What's next: The Giants travel to Philadelphia for a Sunday afternoon game against the Eagles, who have beaten them each of the last six times they've played. The Eagles have yet to announce who will start at quarterback, since starter Michael Vick left Sunday night's game with a concussion and backup Vince Young has yet to play since injuring his hamstring in the preseason. Mike Kafka could be the starter for the Eagles against the Giants' pass rush.

SAN FRANCISCO -- The Cowboys did something that was done to them last week: come back from a 14-point deficit. And this time the Cowboys won, avoiding a 0-2 hole for the second consecutive season with a 27-24 win.

What it means?: The Cowboys head home 1-1 thanks to a gritty comeback that saw some of their top players get hurt, including Miles Austin, Tony Romo and Phil Costa.

Austin with big game: Wide receiver Austin had one of his biggest games of the season. He finished with nine catches for 143 yards and three touchdowns. He kept the Cowboys in the game when they were without starting quarterback Tony Romo and caught a game-tying score from backup Jon Kitna. Austin didn't start off well, dropping two balls, but he responded well.

Bailey ties it: After missing a 21-yard field goal try in the first half, Dan Bailey rewarded Jason Garrett for having faith. Bailey nailed a game-tying 48-yard field goal with four seconds left in regulation to tie the game. After the first miss, there were serious concerns about Bailey's abilities to make clutch kicks. But with the game on the line, Bailey responded.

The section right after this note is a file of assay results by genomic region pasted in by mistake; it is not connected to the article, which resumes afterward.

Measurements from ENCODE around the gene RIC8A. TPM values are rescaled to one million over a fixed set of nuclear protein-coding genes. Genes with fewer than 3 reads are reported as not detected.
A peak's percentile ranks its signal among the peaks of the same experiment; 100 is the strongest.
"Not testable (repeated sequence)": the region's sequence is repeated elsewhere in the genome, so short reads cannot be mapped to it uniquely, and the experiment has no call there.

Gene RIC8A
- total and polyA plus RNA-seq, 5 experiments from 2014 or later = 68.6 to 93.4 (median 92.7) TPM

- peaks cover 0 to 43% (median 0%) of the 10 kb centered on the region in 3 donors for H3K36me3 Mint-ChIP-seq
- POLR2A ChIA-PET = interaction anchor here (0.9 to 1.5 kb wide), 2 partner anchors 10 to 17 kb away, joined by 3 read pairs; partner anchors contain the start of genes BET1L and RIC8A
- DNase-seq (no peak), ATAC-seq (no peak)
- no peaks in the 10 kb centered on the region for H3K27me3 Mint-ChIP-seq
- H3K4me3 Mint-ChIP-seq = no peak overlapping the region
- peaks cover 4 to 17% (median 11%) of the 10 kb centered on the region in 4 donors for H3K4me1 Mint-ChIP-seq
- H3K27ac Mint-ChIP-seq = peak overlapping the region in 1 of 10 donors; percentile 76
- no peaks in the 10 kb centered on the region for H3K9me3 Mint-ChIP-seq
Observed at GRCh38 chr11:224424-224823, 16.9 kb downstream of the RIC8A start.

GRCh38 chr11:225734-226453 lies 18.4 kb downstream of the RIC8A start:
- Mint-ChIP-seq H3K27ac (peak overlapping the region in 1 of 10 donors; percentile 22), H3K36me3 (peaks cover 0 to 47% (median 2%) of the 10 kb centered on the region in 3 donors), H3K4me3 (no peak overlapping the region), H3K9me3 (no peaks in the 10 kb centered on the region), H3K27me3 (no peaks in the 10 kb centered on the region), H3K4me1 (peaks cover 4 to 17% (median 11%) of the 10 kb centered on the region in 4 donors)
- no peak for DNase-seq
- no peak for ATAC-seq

Romo plays with rib injury: Romo suffered a fractured rib on the third play of the game, then was knocked around some more on the first possession. Romo didn't start the second half due to the injury and Jon Kitna replaced him. Kitna threw a game-tying touchdown but he also threw two interceptions. Romo returned with 37 seconds to play in the third quarter. He finished 20-of-33 for 345 yards and two touchdowns.

Defense plays well: The 49ers scored 10 points in the second half, but they were the result of two turnovers. Other than that, the Cowboys' defense controlled the second half. The Cowboys had six sacks, including two each from DeMarcus Ware and Jason Hatcher. The Cowboys also had an interception from Alan Ball.

Interesting decision by the 49ers: Kicker David Akers converted a 55-yard field goal to give the 49ers a 10-point lead in the fourth quarter. A penalty on Keith Brooking for leverage on the kick could have given the 49ers a first down and 15 more yards. But Niners coach Jim Harbaugh elected to take the points and not the yards. Dallas rallied to tie the score, but it would have been harder to get 14 points than 10 given how the offense struggled at times on Sunday.

Injuries adding up: First it was Romo and his fractured rib, then Felix Jones hurt a shoulder. Both played through it, but starting center Phil Costa left the game with a knee injury and didn't return. Kevin Kowalski replaced him with 11:12 to play in the quarter. The Cowboys were already without wide receiver Dez Bryant (quad), Bill Nagy (neck), Orlando Scandrick (ankle) and Terence Newman (groin).

What's next?: The Cowboys have their home opener next week at Cowboys Stadium vs. the 2-0 Washington Redskins.
LANDOVER, Md. -- A few thoughts on the Washington Redskins' victory Sunday over the Arizona Cardinals: